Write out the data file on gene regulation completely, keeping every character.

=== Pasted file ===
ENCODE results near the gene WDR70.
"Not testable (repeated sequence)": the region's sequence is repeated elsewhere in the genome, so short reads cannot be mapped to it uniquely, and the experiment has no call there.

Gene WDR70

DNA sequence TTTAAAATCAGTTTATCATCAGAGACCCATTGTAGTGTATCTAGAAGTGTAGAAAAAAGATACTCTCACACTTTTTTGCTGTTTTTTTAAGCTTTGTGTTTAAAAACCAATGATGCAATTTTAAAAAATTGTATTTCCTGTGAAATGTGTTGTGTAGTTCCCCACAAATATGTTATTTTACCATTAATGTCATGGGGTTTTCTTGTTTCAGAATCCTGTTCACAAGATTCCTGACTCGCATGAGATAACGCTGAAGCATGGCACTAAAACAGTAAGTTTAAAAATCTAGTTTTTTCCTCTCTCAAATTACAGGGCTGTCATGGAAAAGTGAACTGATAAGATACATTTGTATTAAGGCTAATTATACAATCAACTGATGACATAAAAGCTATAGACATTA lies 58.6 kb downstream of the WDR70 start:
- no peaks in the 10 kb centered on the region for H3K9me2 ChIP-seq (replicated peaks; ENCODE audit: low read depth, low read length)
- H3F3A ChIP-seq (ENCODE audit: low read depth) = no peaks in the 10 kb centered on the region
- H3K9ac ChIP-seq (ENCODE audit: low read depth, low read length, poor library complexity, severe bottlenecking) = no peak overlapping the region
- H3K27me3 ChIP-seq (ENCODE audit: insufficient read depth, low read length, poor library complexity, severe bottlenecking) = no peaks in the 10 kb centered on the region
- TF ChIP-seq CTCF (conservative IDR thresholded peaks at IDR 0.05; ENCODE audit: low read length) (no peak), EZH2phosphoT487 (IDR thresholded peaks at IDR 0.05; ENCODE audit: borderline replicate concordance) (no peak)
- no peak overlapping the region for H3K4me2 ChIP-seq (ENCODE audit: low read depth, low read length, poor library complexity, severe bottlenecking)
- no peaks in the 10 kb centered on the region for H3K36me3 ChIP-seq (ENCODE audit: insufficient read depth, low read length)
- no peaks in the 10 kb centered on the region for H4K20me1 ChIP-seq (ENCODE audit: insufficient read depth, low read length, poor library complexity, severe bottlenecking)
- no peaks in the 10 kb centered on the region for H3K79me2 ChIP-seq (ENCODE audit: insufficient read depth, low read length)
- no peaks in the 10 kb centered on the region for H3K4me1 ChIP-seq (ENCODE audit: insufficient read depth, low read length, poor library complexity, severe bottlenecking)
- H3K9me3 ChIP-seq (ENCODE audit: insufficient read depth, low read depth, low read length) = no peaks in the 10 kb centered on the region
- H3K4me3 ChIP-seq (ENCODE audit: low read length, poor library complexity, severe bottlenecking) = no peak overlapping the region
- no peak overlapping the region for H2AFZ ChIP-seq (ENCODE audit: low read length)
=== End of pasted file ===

ENCODE results near the gene WDR70.
"Not testable (repeated sequence)": the region's sequence is repeated elsewhere in the genome, so short reads cannot be mapped to it uniquely, and the experiment has no call there.

Gene WDR70

DNA sequence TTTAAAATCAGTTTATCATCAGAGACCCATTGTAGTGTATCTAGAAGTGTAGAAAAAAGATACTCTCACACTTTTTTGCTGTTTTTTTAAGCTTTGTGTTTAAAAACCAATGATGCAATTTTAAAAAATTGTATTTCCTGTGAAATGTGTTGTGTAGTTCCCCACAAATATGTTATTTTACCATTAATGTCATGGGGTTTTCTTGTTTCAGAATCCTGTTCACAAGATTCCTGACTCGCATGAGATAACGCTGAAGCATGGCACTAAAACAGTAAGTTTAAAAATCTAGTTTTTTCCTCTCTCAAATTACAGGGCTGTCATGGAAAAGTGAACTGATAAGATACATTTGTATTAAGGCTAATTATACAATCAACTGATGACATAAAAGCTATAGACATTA lies 58.6 kb downstream of the WDR70 start:
- no peaks in the 10 kb centered on the region for H3K9me2 ChIP-seq (replicated peaks; ENCODE audit: low read depth, low read length)
- H3F3A ChIP-seq (ENCODE audit: low read depth) = no peaks in the 10 kb centered on the region
- H3K9ac ChIP-seq (ENCODE audit: low read depth, low read length, poor library complexity, severe bottlenecking) = no peak overlapping the region
- H3K27me3 ChIP-seq (ENCODE audit: insufficient read depth, low read length, poor library complexity, severe bottlenecking) = no peaks in the 10 kb centered on the region
- TF ChIP-seq CTCF (conservative IDR thresholded peaks at IDR 0.05; ENCODE audit: low read length) (no peak), EZH2phosphoT487 (IDR thresholded peaks at IDR 0.05; ENCODE audit: borderline replicate concordance) (no peak)
- no peak overlapping the region for H3K4me2 ChIP-seq (ENCODE audit: low read depth, low read length, poor library complexity, severe bottlenecking)
- no peaks in the 10 kb centered on the region for H3K36me3 ChIP-seq (ENCODE audit: insufficient read depth, low read length)
- no peaks in the 10 kb centered on the region for H4K20me1 ChIP-seq (ENCODE audit: insufficient read depth, low read length, poor library complexity, severe bottlenecking)
- no peaks in the 10 kb centered on the region for H3K79me2 ChIP-seq (ENCODE audit: insufficient read depth, low read length)
- no peaks in the 10 kb centered on the region for H3K4me1 ChIP-seq (ENCODE audit: insufficient read depth, low read length, poor library complexity, severe bottlenecking)
- H3K9me3 ChIP-seq (ENCODE audit: insufficient read depth, low read depth, low read length) = no peaks in the 10 kb centered on the region
- H3K4me3 ChIP-seq (ENCODE audit: low read length, poor library complexity, severe bottlenecking) = no peak overlapping the region
- no peak overlapping the region for H2AFZ ChIP-seq (ENCODE audit: low read length)